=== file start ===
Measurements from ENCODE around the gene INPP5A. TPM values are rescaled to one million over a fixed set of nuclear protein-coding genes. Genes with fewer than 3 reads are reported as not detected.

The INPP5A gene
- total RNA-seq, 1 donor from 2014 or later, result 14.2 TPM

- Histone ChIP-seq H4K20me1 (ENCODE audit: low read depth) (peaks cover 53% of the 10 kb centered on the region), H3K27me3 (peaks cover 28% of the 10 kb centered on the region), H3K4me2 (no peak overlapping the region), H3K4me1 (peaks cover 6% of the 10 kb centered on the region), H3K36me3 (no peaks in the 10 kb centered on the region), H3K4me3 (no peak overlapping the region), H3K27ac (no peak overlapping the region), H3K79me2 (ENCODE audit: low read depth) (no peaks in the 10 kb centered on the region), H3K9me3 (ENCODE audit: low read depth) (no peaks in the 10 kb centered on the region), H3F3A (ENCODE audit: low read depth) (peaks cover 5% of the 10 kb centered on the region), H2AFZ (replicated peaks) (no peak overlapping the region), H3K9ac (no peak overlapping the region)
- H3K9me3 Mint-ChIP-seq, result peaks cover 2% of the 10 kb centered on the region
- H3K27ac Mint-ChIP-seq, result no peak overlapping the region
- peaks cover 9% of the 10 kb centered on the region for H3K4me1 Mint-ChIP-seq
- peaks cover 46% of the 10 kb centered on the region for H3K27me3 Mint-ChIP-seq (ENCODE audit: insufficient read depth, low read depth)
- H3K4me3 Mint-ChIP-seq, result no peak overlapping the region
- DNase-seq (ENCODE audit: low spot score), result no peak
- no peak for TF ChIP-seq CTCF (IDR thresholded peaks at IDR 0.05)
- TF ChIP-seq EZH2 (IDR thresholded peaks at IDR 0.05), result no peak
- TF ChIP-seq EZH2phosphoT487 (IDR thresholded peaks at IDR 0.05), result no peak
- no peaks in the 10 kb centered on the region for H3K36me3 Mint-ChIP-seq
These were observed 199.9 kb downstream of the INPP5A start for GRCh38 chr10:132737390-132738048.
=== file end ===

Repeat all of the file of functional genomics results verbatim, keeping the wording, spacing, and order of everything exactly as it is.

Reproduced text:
Measurements from ENCODE around the gene INPP5A. TPM values are rescaled to one million over a fixed set of nuclear protein-coding genes. Genes with fewer than 3 reads are reported as not detected.

The INPP5A gene
- total RNA-seq, 1 donor from 2014 or later, result 14.2 TPM

- Histone ChIP-seq H4K20me1 (ENCODE audit: low read depth) (peaks cover 53% of the 10 kb centered on the region), H3K27me3 (peaks cover 28% of the 10 kb centered on the region), H3K4me2 (no peak overlapping the region), H3K4me1 (peaks cover 6% of the 10 kb centered on the region), H3K36me3 (no peaks in the 10 kb centered on the region), H3K4me3 (no peak overlapping the region), H3K27ac (no peak overlapping the region), H3K79me2 (ENCODE audit: low read depth) (no peaks in the 10 kb centered on the region), H3K9me3 (ENCODE audit: low read depth) (no peaks in the 10 kb centered on the region), H3F3A (ENCODE audit: low read depth) (peaks cover 5% of the 10 kb centered on the region), H2AFZ (replicated peaks) (no peak overlapping the region), H3K9ac (no peak overlapping the region)
- H3K9me3 Mint-ChIP-seq, result peaks cover 2% of the 10 kb centered on the region
- H3K27ac Mint-ChIP-seq, result no peak overlapping the region
- peaks cover 9% of the 10 kb centered on the region for H3K4me1 Mint-ChIP-seq
- peaks cover 46% of the 10 kb centered on the region for H3K27me3 Mint-ChIP-seq (ENCODE audit: insufficient read depth, low read depth)
- H3K4me3 Mint-ChIP-seq, result no peak overlapping the region
- DNase-seq (ENCODE audit: low spot score), result no peak
- no peak for TF ChIP-seq CTCF (IDR thresholded peaks at IDR 0.05)
- TF ChIP-seq EZH2 (IDR thresholded peaks at IDR 0.05), result no peak
- TF ChIP-seq EZH2phosphoT487 (IDR thresholded peaks at IDR 0.05), result no peak
- no peaks in the 10 kb centered on the region for H3K36me3 Mint-ChIP-seq
These were observed 199.9 kb downstream of the INPP5A start for GRCh38 chr10:132737390-132738048.